I bought my 2008 AMD Zodiac (factory built SLSA) used with less than 100 hours total time for $49,500, and think it was a bargain. The owner had already spent the bucks to have the B-mod structural upgrade performed by an FAA certified repair station, so it was good to go. The owner was a retired 85 year old ATP whose health was deteriorating, so he decided it was time to give up flying.

    There are some nice, reasonably priced qualifying Ercoupes (415C, 415CD) out there, and that's where I'd focus my search if you have a limited budget.
     
    Last edited: Aug 6, 2019
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  14. Yiasou

    Yiasou Filing Flight Plan

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    Thanks Stan. Appreciate all your help. George
     
  15. Yiasou

    Yiasou Filing Flight Plan

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    FYI, I watched a recent video by Dan Johnson from Osh2019 where he updated the status of the FAA moving forward with new regs on LSA. Apparently they are working on a "formalistic" approach instead of simply gross weight. Dan estimated that they will be done possibly by the end of 2020 or into 2021 although their guidance indicated as late as 2023.
     
  16. Stan Cooper

    Stan Cooper Line Up and Wait

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    I'm not holding my breath. :(
     
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  17. DaleB

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    Maybe. I can't really think of a "near-LSA" certified airplane that I would take over my RV-12even given the cost difference. I can afford to actually fly the -12. Our cost per hour is about $30 all-in, wet, including an engine overhaul reserve. The annual is usually a couple hundred bucks in parts and supplies, and we don't have to hire an A&P to do it. There are factory planes that I could fly cheap, but they're not going to get me places at 120 knots with two people and a couple of bags. Certainly the price of a new SLSA will keep a lot of people out of that market, but I don't think the manufacturers will suffer from slow sales. Even if (for example) the Cessna 172 were suddenly LSA-eligible, I doubt you'll see a big dropoff in SLSA sales.
    Ha. Yeah, me neither. My co-owner talked with Dan at Airventure; says Dan swore we're looking at maybe 2022, because the higher-ups at FAA are pilots, and a lot of the people pushing the changes are flying with Sport Pilot privileges. I admire his optimism, but... Uh-huh.
     
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  18. Yiasou

    Yiasou Filing Flight Plan

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    Plus anyone who is waiting loses a few years where they could have been flying.

    DaleB, Good points about the value achieved in paying more up=front for RV or other Experimentals over certified, legacy LSA.

    Does anyone have feedback on value in taking courses to learn how to maintain a Experimental yourself? Do you earn a certificate to do so?

    Thanks.
     
  19. Stan Cooper

    Stan Cooper Line Up and Wait

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    There are a couple of ways to do this. I learned by developing a relationship with a local A&P/IA who supervised me in upgrading my older 172, and then letting me work with him to do owner assisted annual inspections every year for a decade. I collected all the tools to do my own maintenance, and when I converted my SLSA to experimental I could perform all of my own maintenance (anyone can perform maintenance on experimentals). Then I took the Light Sport Repairman - Inspection 16 hour course from Rainbow Aviation Services in Corning, CA, and obtained my LSR-I FAA certificate so I can perform my own annual condition inspections.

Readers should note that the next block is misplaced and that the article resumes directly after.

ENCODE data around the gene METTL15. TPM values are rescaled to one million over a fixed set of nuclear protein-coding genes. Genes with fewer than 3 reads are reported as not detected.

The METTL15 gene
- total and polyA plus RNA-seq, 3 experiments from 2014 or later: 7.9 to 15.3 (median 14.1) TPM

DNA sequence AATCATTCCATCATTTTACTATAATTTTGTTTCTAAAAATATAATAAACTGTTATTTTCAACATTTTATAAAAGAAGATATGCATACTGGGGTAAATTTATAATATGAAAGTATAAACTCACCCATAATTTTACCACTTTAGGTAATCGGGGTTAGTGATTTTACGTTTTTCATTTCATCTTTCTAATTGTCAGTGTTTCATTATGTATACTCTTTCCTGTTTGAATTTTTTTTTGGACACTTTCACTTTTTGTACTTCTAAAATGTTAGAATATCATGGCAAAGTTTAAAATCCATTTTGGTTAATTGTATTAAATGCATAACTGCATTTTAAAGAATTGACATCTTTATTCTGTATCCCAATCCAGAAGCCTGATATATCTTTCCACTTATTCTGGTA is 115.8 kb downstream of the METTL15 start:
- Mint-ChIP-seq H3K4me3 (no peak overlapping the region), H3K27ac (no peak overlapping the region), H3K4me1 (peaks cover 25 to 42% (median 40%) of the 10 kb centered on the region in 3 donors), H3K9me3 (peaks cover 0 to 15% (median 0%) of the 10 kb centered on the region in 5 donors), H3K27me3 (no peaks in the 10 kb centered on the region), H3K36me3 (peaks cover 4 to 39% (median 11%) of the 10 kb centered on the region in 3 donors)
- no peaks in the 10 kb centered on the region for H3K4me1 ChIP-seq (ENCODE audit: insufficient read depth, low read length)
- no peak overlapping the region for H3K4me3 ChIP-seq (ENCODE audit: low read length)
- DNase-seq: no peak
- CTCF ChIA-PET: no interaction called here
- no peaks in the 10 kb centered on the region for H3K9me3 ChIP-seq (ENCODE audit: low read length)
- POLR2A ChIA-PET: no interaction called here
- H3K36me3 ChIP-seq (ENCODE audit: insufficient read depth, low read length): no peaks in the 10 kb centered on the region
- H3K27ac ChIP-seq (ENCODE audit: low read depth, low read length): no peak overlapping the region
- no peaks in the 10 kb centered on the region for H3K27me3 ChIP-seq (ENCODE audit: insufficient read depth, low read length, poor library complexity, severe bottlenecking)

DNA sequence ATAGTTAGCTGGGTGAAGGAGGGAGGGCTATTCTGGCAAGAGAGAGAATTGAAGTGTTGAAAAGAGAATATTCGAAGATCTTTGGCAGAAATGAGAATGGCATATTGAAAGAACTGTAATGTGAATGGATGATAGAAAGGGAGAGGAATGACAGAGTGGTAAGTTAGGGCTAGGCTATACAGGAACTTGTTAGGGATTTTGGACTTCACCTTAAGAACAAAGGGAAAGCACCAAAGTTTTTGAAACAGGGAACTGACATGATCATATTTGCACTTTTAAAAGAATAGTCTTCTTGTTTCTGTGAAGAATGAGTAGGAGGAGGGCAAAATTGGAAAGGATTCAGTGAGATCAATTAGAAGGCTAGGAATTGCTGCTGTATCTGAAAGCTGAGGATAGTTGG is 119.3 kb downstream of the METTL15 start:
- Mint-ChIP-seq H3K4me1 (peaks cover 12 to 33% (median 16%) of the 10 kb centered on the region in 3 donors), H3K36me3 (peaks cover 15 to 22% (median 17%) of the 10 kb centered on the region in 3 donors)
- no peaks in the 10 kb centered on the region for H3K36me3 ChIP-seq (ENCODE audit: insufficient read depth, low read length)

The other way to do it is to take the 120 hour 15 day Light Sport Repairman - Maintenance course described HERE. With the LSR-M FAA certificate you can perform maintenance and inspections on both SLSAs and ELSAs (but not on CAR3/FAR Part 23 certified airplanes that meet the requirements of LSA).
     
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  20. Yiasou

    Yiasou Filing Flight Plan

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    Thanks for the detailed reply Stan.
     
  21. DaleB

    DaleB En-Route

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    You don't need (from a regulatory standpoint) and training to work on an Experimental, whether it's E-AB or E-LSA. Anyone can do it legally. Of course it's not smart to do so without training or at the very least, supervision and cross-checking by someone who does know what they're doing.

    There is a 16-hour S-LSA inspection class that lets you sign off the condition inspection on an E-LSA that you own. That's all the class is, inspection, not maintenance or repair. As @Stan Cooper mentioned, there's also a longer course that gets you more training. There is also A&P training you can get, sometimes at local colleges. I have found advice and assistance from local Experimental builders, A&Ps, IAs, and EAA tech counselors quite helpful. I also spent 3 years building an RV-7, so I learned a lot during that process. Proper torque for fasteners, safety wiring, flared fittings, brakes, riveting, metal work, wiring and electrical, securing wires and hoses and cables and all sorts of other things. All of that has come in really handy since then.

    And of course you can always hire an A&P to do the work for you, or to assist with it. If you buy a used E-AB that you didn't build, you're going to need an A&P to do the condition inspection anyway. There's just no requirement to have one involved in routine repairs and maintenance in between those inspections.
     
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  22. Yiasou

    Yiasou Filing Flight Plan

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    DaleB, Thanks a lot for the helpful advice. George